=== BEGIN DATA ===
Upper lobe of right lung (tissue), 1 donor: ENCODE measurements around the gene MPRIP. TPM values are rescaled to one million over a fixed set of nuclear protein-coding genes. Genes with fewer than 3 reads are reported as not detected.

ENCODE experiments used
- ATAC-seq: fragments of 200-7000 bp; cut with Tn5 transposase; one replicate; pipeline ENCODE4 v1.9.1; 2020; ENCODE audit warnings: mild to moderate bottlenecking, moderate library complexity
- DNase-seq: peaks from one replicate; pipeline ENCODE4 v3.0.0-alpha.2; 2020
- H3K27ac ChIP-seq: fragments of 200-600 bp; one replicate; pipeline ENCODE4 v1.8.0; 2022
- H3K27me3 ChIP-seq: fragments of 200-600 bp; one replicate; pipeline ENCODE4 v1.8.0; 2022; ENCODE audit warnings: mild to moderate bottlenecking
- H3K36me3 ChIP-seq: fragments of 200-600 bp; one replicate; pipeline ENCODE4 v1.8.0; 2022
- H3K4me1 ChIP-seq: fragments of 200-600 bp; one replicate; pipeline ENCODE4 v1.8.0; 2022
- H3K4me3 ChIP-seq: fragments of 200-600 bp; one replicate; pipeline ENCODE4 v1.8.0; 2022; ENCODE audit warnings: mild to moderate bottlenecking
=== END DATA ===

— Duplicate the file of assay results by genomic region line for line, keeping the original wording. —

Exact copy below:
Upper lobe of right lung (tissue), 1 donor: ENCODE measurements around the gene MPRIP. TPM values are rescaled to one million over a fixed set of nuclear protein-coding genes. Genes with fewer than 3 reads are reported as not detected.

ENCODE experiments used
- ATAC-seq: fragments of 200-7000 bp; cut with Tn5 transposase; one replicate; pipeline ENCODE4 v1.9.1; 2020; ENCODE audit warnings: mild to moderate bottlenecking, moderate library complexity
- DNase-seq: peaks from one replicate; pipeline ENCODE4 v3.0.0-alpha.2; 2020
- H3K27ac ChIP-seq: fragments of 200-600 bp; one replicate; pipeline ENCODE4 v1.8.0; 2022
- H3K27me3 ChIP-seq: fragments of 200-600 bp; one replicate; pipeline ENCODE4 v1.8.0; 2022; ENCODE audit warnings: mild to moderate bottlenecking
- H3K36me3 ChIP-seq: fragments of 200-600 bp; one replicate; pipeline ENCODE4 v1.8.0; 2022
- H3K4me1 ChIP-seq: fragments of 200-600 bp; one replicate; pipeline ENCODE4 v1.8.0; 2022
- H3K4me3 ChIP-seq: fragments of 200-600 bp; one replicate; pipeline ENCODE4 v1.8.0; 2022; ENCODE audit warnings: mild to moderate bottlenecking